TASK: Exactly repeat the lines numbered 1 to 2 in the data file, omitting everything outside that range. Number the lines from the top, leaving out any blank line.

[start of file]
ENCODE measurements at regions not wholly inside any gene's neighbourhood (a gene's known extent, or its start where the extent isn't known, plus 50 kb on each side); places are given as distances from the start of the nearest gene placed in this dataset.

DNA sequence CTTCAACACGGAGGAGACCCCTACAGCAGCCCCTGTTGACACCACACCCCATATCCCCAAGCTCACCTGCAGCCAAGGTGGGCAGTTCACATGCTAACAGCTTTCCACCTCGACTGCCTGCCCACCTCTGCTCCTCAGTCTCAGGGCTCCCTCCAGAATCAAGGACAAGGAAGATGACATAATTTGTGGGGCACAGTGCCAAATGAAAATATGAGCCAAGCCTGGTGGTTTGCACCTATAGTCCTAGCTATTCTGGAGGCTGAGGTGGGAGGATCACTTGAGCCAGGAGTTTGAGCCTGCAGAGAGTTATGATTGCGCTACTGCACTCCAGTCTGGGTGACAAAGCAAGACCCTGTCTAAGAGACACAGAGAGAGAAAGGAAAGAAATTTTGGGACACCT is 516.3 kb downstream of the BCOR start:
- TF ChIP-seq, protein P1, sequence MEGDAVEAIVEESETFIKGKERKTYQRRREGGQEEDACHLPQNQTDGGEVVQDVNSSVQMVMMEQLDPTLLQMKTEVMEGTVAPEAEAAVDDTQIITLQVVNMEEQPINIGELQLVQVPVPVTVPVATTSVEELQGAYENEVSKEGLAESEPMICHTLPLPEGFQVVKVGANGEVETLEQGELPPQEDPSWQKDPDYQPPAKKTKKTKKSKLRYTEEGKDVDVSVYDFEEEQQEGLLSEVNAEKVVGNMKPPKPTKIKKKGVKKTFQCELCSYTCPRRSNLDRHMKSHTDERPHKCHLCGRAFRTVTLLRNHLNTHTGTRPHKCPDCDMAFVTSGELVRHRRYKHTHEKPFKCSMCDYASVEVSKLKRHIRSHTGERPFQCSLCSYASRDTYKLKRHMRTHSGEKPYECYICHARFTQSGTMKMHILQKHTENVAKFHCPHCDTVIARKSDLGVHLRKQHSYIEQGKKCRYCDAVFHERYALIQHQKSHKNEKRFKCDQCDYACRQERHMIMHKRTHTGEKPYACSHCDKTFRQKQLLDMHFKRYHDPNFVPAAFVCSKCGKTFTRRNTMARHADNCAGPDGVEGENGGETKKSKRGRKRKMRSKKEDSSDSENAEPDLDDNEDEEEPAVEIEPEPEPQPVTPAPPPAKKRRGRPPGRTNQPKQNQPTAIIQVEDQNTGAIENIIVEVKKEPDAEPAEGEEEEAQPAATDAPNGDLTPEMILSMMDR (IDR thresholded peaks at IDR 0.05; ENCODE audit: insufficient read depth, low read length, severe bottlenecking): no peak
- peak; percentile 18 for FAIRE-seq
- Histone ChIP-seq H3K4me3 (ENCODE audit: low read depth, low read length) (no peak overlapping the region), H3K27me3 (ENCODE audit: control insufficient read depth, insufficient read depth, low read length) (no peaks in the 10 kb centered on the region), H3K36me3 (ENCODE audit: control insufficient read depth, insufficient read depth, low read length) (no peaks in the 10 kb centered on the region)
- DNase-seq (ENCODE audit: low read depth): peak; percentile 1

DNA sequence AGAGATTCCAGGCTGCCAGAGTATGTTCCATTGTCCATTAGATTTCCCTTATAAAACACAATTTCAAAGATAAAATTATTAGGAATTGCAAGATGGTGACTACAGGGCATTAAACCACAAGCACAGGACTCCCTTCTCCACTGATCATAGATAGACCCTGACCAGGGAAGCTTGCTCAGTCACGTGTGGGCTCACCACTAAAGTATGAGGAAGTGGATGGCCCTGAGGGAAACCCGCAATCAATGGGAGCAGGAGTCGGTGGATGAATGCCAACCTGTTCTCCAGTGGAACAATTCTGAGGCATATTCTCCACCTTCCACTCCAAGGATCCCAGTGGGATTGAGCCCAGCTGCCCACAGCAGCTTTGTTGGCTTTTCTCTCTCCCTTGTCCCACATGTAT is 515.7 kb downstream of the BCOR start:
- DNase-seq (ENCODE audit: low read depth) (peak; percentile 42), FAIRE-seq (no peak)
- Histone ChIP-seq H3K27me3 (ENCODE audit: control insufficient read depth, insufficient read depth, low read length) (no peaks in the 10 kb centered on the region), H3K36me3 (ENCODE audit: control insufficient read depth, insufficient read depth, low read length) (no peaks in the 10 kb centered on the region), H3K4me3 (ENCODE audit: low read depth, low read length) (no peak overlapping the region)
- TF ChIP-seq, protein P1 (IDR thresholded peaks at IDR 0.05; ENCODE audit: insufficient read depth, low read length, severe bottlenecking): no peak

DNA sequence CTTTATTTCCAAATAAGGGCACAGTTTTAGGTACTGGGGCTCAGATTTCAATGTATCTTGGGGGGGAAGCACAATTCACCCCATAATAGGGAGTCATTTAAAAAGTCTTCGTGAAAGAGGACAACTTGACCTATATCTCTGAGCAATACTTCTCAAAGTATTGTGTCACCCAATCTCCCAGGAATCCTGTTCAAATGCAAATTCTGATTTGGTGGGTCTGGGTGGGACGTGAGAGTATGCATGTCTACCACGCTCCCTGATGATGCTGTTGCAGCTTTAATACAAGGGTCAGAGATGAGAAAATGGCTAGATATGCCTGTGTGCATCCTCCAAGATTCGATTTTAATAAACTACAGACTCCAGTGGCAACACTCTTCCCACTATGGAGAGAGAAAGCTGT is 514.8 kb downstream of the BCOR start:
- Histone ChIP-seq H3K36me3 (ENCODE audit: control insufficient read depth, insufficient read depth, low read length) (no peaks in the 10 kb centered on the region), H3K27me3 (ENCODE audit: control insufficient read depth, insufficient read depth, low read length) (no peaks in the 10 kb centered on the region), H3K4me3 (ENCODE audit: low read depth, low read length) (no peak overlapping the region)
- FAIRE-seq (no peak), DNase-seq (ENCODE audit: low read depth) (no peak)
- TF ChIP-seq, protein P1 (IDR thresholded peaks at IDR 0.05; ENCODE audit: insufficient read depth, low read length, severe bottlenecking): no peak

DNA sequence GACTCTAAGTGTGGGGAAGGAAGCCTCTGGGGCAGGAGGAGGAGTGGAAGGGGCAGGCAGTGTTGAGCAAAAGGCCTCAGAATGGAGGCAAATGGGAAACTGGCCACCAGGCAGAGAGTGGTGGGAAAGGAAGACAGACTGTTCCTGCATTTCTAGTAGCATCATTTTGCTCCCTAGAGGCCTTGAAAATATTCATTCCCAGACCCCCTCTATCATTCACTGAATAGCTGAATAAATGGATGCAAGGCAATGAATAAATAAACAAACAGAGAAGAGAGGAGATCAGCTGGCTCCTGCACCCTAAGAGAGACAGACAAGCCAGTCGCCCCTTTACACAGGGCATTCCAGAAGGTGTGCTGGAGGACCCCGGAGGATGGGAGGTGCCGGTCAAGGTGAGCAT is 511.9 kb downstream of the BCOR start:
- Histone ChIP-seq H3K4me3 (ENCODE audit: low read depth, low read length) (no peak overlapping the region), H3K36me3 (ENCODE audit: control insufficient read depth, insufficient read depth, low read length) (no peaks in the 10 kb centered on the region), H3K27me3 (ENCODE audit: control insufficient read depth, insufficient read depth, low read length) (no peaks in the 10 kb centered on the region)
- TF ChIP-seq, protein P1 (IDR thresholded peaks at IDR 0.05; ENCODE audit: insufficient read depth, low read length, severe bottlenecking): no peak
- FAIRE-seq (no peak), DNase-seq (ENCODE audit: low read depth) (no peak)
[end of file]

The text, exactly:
ENCODE measurements at regions not wholly inside any gene's neighbourhood (a gene's known extent, or its start where the extent isn't known, plus 50 kb on each side); places are given as distances from the start of the nearest gene placed in this dataset.

DNA sequence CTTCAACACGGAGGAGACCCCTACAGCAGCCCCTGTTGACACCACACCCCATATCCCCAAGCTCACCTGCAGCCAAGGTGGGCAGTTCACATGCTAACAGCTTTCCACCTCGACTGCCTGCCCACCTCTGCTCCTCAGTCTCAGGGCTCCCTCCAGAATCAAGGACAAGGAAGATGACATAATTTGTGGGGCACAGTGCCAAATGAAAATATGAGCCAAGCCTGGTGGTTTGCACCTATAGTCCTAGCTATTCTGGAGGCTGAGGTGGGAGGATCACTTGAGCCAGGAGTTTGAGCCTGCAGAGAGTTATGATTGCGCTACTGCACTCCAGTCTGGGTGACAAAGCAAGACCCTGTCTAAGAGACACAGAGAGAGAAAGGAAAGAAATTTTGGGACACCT is 516.3 kb downstream of the BCOR start: